REVEALED :MUGABE WANTS DIGNIFIED EXIT & SECURE SECURITY FOR HIS FAMILY | President Robert Mugabe is definitely on his way out but the wily former Zanu PF strongman wants to negotiate a dignified exit to secure his legacy and the future of his relatively young family, the Daily News can report.
Mugabe currently has his back against the wall, having lost power to the military, which seized control of government mid last week.
Although the military has avoided calling its intervention a coup, Mugabe has been confined to his private residence in the leafy low-density suburb of Borrowdale, where a few of his Cabinet ministers are also holed up.
On Sunday, Mugabe also lost control of the party he had presided over since 1974, when its policy-making organ, the central committee, resolved that he be recalled from his position and be replaced in the interim by his ally-turned foe, Emmerson Mnangagwa, who only a few weeks ago was in self-imposed exile following his dismissal from Zanu PF and government.
As the world crumbles around Africa’s oldest statesman, impeccable sources told the Daily News yesterday that there was a protracted standoff between Mugabe and his generals at State House on Sunday over several concessions that the deposed Zanu PF leader was demanding, key of which was his demand for full immunity.
They said the 93-year-old Mugabe asked for a few more months at the helm of his party and government in order to have a dignified exit.
Even after agreement had been reached on some of the concessions sought, Mugabe’s speech was altered on several occasions such that it was still not clear at the time of going to print if he read the correct statement in his televised address on Sunday.
At one point Mugabe even asked whether he was reading the right statement.
And at the end of his speech Mugabe, then said “sorry, I had skipped some pages, I hope we can clarify that”.
The Daily News is made to understand that Mugabe has already told his inner circle that he is on his way out and a resignation letter will be dispatched to relevant departments to forestall the impeachment bid by both Zanu PF and the MDC today.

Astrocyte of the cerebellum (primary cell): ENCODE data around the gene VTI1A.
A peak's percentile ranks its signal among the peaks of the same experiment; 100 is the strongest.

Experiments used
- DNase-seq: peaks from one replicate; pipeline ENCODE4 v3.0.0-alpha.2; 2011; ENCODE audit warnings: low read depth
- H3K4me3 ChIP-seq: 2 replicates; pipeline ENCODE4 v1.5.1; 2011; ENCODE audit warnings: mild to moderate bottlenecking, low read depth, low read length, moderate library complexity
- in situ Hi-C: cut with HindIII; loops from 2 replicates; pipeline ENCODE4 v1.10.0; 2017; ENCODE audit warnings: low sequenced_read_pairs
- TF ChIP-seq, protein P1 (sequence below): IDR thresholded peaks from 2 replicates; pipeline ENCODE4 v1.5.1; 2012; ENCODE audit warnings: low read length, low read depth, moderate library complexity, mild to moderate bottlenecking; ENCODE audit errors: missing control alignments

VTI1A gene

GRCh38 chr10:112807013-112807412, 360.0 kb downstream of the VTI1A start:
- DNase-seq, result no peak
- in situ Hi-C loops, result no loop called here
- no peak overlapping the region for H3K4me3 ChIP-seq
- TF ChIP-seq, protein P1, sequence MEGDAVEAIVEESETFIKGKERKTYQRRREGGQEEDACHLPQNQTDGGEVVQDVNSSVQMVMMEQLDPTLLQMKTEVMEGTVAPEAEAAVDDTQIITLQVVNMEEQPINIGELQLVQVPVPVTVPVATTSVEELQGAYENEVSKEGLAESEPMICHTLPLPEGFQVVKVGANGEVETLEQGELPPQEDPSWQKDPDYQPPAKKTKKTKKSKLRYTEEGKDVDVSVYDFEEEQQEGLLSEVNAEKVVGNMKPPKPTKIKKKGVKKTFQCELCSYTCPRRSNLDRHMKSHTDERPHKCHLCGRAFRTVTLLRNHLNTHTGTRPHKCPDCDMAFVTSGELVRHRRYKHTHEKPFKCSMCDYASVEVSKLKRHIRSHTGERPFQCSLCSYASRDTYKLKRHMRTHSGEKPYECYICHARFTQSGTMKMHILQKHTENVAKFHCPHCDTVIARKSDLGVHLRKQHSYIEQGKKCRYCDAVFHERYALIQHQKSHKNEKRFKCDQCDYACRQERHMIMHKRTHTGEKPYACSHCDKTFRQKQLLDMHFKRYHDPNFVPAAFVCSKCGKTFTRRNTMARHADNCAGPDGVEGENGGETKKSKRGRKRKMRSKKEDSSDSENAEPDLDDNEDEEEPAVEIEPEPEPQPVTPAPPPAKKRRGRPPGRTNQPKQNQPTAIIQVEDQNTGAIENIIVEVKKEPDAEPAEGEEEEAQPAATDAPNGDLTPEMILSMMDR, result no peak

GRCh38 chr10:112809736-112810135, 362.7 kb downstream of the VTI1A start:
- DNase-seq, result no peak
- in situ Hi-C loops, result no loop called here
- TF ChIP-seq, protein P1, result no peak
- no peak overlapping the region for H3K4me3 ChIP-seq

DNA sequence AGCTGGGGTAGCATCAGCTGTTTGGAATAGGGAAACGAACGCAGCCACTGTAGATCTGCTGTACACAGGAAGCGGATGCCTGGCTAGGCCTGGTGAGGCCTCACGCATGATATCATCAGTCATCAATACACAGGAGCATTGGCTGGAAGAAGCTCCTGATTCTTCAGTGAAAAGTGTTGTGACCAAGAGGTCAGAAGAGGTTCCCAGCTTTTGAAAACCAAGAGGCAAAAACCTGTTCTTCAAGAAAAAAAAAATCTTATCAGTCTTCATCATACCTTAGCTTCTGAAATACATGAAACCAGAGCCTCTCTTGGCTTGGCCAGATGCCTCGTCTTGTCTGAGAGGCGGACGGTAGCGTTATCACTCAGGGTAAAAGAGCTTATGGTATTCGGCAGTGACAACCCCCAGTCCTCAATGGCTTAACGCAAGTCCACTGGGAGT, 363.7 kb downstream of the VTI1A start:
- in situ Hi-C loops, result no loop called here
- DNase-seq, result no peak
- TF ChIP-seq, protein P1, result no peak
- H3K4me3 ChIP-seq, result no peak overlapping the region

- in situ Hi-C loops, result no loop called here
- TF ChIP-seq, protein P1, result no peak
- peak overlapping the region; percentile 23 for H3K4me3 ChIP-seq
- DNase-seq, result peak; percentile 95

“Then military has assured him full immunity. He wants to leave in a dignified way and will hand over power at the congress . . . He will oversee the hand-over at congress . . . he also has to swear in ED (Mnangagwa) so that there is no vacuum . . . others remain under arrest,” a source told the Daily News.
“Mugabe had to come out and make it clear that there was no coup in Zimbabwe so that there is no external intervention. Mugabe fears impeachment, he doesn’t want to go the impeachment route,” a source told the Daily News.
“What happened at State House was stage-managed so that the generals are cleared from the perceptions that they had staged a coup and for Mugabe to accept legitimate intervention of military because there are problems in Zanu PF and government,” another source said.
Those involved in the crunch talks included police commissioner-general Augustine Chihuri; Zimbabwe Prisons and Correctional Services boss Paradzai Zimondi; Zimbabwe National Army commander Phillip Valerio Sibanda; Chiwenga and Tonderai Nhepera, who is the acting director of the Central Intelligence Organisation.
Justice minister Happyton Bonyongwe, Mugabe’s press secretary George Charamba and the chief secretary to the President and Cabinet Misheck Sibanda were also present.
The talks are being mediated by Roman Catholic cleric Fidelis Mukonori, a long-standing confidant of Mugabe.
Mugabe has been on the back-foot since the military, led by Zimbabwe Defence Forces (ZDF) Commander Constantino Chiwenga, stepped in, saying it was temporarily taking over statecraft to restore order.
In his address on Sunday, Mugabe conceded that the army had not stripped him of his powers as Commander-in-Chief, forestalling any attempts or inclinations by the Southern African Development Community (Sadc), which will convene a special meeting on Zimbabwe today, to intervene.
He said the operation by the army “did not amount to a threat to our well-cherished constitutional order. Nor was it a challenge to my authority as Head of State and Government. Not even as Commander-in-Chief of the Zimbabwe Defence Forces”.
As he rumbled through his speech, he also revealed that he will be in charge of the Zanu PF special congress set for next month.
“The congress is due in a few weeks from now. I will preside over its processes which must not be prepossessed by any acts calculated to undermine it or to compromise its outcomes in the eyes of the public,” said Mugabe.
Ralph Mathekga, a fellow at the African Diplomacy and Foreign Policy at the University of Johannesburg, opined that the problem that the Zimbabwean military generals were faced with — which also made it difficult to summarily throw Mugabe out — is that they had no intention of refreshing the political mandate through free and open elections.
“In this case, free and open elections would not guarantee them their continued hold on power. What if their candidate did not succeed? What if the elections were organised by an independent transition body overseen by the global community?
Those are some of the uncertainties they would have taken into account in the manner they removed Mugabe,” said Mathekga.